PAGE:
Buffalo Mayoral Candidate Bernie Tolbert during his press conference Monday.
BUFFALO, N.Y. - For the second time in less than two weeks the campaign of Buffalo Mayoral candidate Bernie Tolbert has brought forth some serious allegations against his opponent, Mayor Byron Brown.
The allegations come with the primary election for mayor scheduled for two weeks from Tuesday.
This time, Tolbert promised claims of corruption in the city's civil service system during a Monday afternoon press conference.
Tolbert introduced Police Dispatcher Tim Strunk, who is an Iraq war veteran with a masters degree in forensic science, who claims he was passed over for promotion because he does not engage in "pay to play politics" in the city.
"I did not risk my life to come back and listen to people tell me that this is how it is -- that you can't beat city hall. That I need to get 'juiced up' to get the job," Strunk said.
More than a week ago, the Tolbert campaign brought forth someone accusing the Brown administration of manipulating crime stats to make the city look safer.
Both times, however, the campaign has made serious allegations without proof. These are allegations the press, in all likelihood, cannot verify or debunk.
REPORTER: Do you believe -- are you as a candidate claiming that there is pay-to-play corruption in within the Brown administration, and if you're claiming that, do you have proof?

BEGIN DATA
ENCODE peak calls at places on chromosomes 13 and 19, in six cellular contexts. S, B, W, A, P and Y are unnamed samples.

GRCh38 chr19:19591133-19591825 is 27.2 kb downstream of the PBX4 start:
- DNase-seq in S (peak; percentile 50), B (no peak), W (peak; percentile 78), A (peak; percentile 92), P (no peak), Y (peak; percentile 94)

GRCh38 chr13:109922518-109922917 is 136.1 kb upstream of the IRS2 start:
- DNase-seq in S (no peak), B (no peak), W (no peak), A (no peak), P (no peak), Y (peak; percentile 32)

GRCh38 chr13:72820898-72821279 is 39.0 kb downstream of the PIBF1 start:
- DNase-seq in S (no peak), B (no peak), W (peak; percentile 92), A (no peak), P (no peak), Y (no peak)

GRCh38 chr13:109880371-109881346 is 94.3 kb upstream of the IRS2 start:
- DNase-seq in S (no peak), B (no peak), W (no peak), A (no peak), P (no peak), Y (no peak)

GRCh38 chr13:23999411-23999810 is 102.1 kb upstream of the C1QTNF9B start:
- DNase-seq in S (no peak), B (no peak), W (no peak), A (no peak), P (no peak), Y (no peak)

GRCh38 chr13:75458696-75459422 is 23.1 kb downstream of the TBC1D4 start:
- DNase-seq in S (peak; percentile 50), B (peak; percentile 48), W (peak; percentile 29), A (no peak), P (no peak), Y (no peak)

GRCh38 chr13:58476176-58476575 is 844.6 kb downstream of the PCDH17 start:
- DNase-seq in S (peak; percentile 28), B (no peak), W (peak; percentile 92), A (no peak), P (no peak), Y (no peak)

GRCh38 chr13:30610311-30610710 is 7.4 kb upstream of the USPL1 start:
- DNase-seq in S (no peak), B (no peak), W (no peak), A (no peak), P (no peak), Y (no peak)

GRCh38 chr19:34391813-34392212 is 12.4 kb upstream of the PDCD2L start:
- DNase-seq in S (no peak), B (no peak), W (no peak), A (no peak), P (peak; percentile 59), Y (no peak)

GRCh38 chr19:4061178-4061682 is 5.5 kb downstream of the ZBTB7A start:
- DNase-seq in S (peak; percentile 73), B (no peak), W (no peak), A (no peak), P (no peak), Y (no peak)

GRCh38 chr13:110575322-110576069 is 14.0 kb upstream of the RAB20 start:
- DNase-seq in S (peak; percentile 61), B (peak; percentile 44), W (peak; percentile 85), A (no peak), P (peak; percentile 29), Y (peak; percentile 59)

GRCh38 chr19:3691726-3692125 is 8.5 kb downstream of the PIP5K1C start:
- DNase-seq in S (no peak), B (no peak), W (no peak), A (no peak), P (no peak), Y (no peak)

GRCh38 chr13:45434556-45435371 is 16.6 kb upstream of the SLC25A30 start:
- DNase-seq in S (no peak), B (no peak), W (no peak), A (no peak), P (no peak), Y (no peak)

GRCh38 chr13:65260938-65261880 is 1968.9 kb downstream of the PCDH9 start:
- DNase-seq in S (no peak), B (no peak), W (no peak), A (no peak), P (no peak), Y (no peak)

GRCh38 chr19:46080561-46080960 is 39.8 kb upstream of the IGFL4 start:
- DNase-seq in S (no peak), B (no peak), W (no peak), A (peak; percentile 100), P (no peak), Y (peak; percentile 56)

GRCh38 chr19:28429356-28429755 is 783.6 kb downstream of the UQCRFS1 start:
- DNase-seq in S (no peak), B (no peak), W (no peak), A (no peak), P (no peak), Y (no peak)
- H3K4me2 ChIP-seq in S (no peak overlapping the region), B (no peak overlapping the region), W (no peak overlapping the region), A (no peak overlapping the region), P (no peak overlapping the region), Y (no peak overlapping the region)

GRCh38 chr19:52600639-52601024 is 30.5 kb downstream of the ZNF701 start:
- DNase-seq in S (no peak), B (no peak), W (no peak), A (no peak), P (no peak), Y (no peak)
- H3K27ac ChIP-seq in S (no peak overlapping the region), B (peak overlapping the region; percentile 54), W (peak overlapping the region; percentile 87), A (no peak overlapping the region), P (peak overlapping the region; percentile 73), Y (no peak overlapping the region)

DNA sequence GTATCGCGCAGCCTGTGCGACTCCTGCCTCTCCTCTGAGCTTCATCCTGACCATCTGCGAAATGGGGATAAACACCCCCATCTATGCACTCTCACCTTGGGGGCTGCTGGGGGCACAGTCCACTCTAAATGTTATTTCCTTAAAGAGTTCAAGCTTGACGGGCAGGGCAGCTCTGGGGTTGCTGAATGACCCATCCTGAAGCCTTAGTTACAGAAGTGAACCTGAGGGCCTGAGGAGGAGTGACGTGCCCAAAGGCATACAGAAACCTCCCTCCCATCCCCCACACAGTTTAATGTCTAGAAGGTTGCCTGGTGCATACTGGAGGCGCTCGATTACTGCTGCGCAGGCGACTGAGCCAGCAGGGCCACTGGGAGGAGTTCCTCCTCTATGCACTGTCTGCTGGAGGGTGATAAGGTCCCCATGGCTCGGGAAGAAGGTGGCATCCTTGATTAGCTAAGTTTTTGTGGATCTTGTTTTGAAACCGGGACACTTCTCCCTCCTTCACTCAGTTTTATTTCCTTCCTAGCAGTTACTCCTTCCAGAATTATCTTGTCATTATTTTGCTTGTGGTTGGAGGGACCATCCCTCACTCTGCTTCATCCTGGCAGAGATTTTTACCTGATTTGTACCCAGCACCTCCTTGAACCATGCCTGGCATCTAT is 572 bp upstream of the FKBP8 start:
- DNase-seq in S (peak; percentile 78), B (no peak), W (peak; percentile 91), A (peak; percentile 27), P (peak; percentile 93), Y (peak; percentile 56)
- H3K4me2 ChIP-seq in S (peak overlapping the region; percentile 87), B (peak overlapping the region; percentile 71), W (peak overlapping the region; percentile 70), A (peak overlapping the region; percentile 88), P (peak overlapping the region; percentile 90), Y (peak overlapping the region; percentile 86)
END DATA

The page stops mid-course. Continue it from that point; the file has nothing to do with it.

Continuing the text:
TOLBERT: I'm claiming that I've had discussions with individuals who relay that type of information. I personally have no proof. It's information that's been passed on to my by other, who, for whatever reason, felt that they wanted to share it with me.
During the press conference, Strunk was flanked by Bill Gambino, the Vice President of the Buffalo Police Association, who claimed he too was passed over for promotion for political reasons. Strunk brought forth two massive binders of documents related to his quest for information about his failure to be promoted.
REPORTER: Is anywhere in that pile direct evidence of pay-to-play?
STRUNK: No. Now let me ask you this. What government agency or person would directly give evidence to someone that would ultimately implicate them?
Strunk said he has not filed a lawsuit against the city, although he said he spent several thousands of dollars on legal fees exploring the possibility.
In response, Police Commissioner Daniel Derenda told us late Monday afternoon by phone that Strunk's claims have absolutely no merit; that the department followed state civil service law in filling the positions; and that the reason Strunk was not promoted was because of "issues from his background check."